4. Overreacting is another common mistake that parents make, and the teens are expecting it. In fact, oftentimes teens will say something specifically with the intent of getting a reaction from their parents, so doing so is basically rewarding poor behavior. To prevent this, think about your response before you give it and choose your words wisely. Rather than immediately telling the teen how wrong he or she is, calm down and start talking to them about their seemingly inappropriate plans. Show interest and talk it out with them, and if the plan is as poor as it originally sounded, they will actually realize this as they walk through things with you. For example, if teens say they want to run away, ask them about their plans for money and a new home. Remember to sound like you are truly interested rather than trying to trick them. More than likely, they will realize the flaws behind their decision, without you directly telling them.
  5. You should also choose your battles carefully and try to avoid power struggles. Finding a compromise is always better than arguing. If you let the teen be involved in making decisions and establishing consequences for his/her behavior, they will be more open than if they are just listening to a scolding. When chastising the teen, do not talk about them in a negative way. After all, it is their behavior and not really the teen that you have a problem with. Instead of saying, “You are ungrateful,” try using, “It makes me upset when you talk to me that way.” This is a lot less accusatory, so they are less likely to become defensive and more upset.
  6. Along with overreacting, asking too many questions is another issue parents often encounter when communicating with their teen. While it is important to be aware of what is going on in your teen’s life, and while they seldom provide this information voluntarily, asking a series of questions is another way to shut them down. You should ask one open-ended question to begin with and allow the teenager to elaborate. Their answer will either divulge more pieces of information that you were intending to discuss, or it can lead to another question. However, this question has come up naturally through the content of the conversation, so your teen is less likely to feel as though you are prying but rather you will convey a genuine interest and respect for them and their perspectives.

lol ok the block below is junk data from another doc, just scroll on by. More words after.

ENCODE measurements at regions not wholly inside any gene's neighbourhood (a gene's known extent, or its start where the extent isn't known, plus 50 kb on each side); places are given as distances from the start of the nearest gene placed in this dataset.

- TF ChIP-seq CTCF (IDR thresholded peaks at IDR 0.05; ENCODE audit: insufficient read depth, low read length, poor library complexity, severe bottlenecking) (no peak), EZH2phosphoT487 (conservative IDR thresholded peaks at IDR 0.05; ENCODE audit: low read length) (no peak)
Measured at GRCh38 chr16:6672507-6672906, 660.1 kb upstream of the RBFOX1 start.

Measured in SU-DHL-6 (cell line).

Know the power of your actions:
While these verbal tips may go a long way, there are also many nonverbal things a parent can do to keep the channels of communication with a teenager open.

  • Using an upbeat tone, for example, holds attention a lot better than a pessimistic one.
  • As in most situations, eye contact is a great way of showing that you are interested in what is being said.
  • Smiling also helps the teen feel more confident in what they are telling you.
  • Open gestures like leaning forward and nodding are more inviting than gestures like pointing your finger, crossing your arms, and putting your hands on your hips.
  • Physical contact is still very important, even though the teen may want to be asked permission first. You can take their hand to console them, or give them a pat on the back when they deserve praise. Hugs, of course, are appropriate in either situation. These touches convey unconditional love that does not fade with age.
  • Above all, show respect for your teen and give them the space and guidance to experience their growing need for independence while remaining open and available to them.

The teenage years are hard for both parents and kids. But keeping some of these important tips in mind will help you understand how your teenager might be interpreting some of the things you do and say. Being aware of how they perceive certain situations and altering your statements accordingly can make a huge difference in the quality of communication you and your teen have.

Remember, all aspects of parenting can be tough, but finding help doesn’t have to be. Don’t be afraid to ask for help! For more information about communication with teenagers and other parenting challenges, visit the SCAN website at www.scanva.org